Recently I was asked about the integration of electronics into carpets and textiles and what my ideas are to bring this inevitable merger together.
That got me thinking… Is it inevitable?
“Should we be designing smart textiles or should we be designing textiles smarter?”
Yes the Internet of things sees us all being ever more connected, phones are now wearable, your shoes can now talk to your smartphone. There will certainly be a continuation of miniaturisation, automation and personalisation that will make our digital lives seamless. But does it necessarily follow that everything will become smart?
Perhaps the true value of soft furnishings is comfort and style and a release from all things technological?
Anthropology cannot be separated from your future trend mapping. We have to plan textiles that will enrich people’s lives. Textiles need to respond to basic human needs before they can change the TV channel, and lets not forget that good health is a human need. Do we really want to plan a society that is full of lazy, gadget-dependent couch potatoes?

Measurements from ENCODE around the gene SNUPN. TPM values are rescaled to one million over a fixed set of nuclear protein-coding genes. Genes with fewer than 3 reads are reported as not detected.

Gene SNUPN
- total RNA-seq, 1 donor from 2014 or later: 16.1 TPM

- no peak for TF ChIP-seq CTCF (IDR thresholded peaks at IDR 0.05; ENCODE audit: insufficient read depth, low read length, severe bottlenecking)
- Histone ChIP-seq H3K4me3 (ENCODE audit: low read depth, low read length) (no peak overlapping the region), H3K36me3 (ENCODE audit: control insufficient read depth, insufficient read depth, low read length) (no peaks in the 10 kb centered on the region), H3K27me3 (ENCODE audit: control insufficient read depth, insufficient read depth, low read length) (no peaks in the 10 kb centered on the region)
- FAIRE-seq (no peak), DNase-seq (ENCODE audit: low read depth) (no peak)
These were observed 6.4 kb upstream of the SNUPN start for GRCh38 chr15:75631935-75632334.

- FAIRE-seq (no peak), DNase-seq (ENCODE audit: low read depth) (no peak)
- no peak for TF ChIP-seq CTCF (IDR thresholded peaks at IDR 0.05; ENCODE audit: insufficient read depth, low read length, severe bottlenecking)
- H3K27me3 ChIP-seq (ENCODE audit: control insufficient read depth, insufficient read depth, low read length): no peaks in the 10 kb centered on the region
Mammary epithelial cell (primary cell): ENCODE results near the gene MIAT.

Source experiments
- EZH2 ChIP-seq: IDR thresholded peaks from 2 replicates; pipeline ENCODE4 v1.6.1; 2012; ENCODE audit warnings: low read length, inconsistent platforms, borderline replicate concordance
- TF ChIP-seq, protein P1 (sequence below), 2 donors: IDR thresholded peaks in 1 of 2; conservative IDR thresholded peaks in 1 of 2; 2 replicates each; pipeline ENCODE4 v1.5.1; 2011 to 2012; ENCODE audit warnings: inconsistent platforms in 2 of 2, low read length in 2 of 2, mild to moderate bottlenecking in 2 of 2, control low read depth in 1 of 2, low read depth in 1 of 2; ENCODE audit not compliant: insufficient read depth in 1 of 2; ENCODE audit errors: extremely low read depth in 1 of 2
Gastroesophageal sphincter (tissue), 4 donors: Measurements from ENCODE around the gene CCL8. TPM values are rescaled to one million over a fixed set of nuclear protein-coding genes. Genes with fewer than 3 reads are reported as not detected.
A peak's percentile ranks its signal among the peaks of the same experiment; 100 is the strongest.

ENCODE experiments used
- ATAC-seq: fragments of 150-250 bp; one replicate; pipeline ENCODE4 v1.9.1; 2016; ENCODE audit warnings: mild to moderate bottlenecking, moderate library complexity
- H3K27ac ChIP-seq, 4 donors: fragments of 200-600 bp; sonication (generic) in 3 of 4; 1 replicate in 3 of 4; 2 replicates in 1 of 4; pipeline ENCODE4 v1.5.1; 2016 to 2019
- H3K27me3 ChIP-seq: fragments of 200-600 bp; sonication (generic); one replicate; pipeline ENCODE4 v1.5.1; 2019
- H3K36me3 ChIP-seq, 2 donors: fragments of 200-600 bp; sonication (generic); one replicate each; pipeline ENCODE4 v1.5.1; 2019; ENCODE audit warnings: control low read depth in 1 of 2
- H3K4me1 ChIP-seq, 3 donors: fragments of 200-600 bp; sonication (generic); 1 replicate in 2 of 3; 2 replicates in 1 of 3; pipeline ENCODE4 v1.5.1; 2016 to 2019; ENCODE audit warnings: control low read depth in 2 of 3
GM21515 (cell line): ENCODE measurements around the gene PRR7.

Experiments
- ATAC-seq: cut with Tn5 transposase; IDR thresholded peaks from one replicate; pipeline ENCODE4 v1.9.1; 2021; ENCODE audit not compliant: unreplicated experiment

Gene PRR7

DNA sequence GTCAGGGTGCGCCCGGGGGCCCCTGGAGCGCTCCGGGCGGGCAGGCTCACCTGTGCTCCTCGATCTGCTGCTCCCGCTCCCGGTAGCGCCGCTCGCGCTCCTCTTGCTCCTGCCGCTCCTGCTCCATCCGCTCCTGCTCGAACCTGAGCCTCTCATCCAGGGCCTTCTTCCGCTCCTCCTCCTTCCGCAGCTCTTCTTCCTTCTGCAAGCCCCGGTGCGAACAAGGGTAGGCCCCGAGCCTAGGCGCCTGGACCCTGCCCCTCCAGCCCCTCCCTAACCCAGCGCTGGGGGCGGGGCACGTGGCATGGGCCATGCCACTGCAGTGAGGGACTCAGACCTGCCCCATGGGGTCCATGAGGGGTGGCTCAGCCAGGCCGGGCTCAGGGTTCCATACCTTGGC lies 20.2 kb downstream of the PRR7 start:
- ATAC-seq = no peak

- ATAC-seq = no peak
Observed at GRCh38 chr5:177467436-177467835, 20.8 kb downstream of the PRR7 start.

Textiles need to be pure, recyclable, ethically produced and beautiful. Once we master that we can soften the digital world by wrapping it in our woolly luxury.
I’m all for better homes and workplaces and better technology. Safety is a brilliant place to innovate new textiles that will monitor people and their habitats. Ultimately textiles are about comfort; from bearskins in our caves to sheepskin rugs by our curved screen TV’s.
Yes there is a trend to digitise life, but its one trend that responds to a sub-set of human needs. There are many trends that ignore digitisation. I’m not saying we shouldn’t develop smarter fabrics, I’m just saying we should always ask why.
The favourite chair in my house is in a room with no TV. The furnishings in this space are about escape, switching off, comfort and colour. Its a space for real human interaction.
Perhaps the smart way to design textiles is to keep them dumb?
Desso use transparent carpet which allows LED’s to shine through.